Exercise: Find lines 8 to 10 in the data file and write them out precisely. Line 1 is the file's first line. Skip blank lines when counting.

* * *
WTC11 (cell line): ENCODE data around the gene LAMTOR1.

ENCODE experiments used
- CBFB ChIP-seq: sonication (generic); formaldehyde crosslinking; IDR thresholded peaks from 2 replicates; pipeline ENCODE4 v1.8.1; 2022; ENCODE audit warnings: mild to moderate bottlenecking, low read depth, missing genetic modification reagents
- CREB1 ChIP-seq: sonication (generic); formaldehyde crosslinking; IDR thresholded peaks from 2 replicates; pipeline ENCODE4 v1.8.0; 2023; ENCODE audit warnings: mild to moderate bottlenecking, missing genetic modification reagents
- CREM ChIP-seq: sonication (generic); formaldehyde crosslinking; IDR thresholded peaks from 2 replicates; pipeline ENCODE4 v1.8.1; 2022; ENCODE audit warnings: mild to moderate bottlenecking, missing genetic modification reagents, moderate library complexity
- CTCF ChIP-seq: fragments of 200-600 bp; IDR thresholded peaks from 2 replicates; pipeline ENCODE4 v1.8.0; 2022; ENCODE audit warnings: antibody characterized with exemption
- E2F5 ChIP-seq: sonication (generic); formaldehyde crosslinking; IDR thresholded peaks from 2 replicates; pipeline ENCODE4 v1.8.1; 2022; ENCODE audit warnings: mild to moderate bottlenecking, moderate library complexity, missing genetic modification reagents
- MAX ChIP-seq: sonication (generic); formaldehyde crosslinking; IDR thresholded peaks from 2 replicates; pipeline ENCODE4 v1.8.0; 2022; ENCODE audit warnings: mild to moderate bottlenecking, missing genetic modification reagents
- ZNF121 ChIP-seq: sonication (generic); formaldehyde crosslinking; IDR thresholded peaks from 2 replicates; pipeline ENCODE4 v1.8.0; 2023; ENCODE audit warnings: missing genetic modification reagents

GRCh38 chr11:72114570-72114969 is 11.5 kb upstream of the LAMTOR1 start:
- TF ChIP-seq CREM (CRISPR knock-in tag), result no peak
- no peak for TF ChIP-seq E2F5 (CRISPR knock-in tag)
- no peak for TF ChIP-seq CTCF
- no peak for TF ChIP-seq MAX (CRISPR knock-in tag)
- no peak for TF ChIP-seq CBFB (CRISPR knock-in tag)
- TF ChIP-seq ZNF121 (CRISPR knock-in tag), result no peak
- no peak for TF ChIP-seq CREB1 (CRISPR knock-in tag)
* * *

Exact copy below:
- MAX ChIP-seq: sonication (generic); formaldehyde crosslinking; IDR thresholded peaks from 2 replicates; pipeline ENCODE4 v1.8.0; 2022; ENCODE audit warnings: mild to moderate bottlenecking, missing genetic modification reagents
- ZNF121 ChIP-seq: sonication (generic); formaldehyde crosslinking; IDR thresholded peaks from 2 replicates; pipeline ENCODE4 v1.8.0; 2023; ENCODE audit warnings: missing genetic modification reagents

GRCh38 chr11:72114570-72114969 is 11.5 kb upstream of the LAMTOR1 start: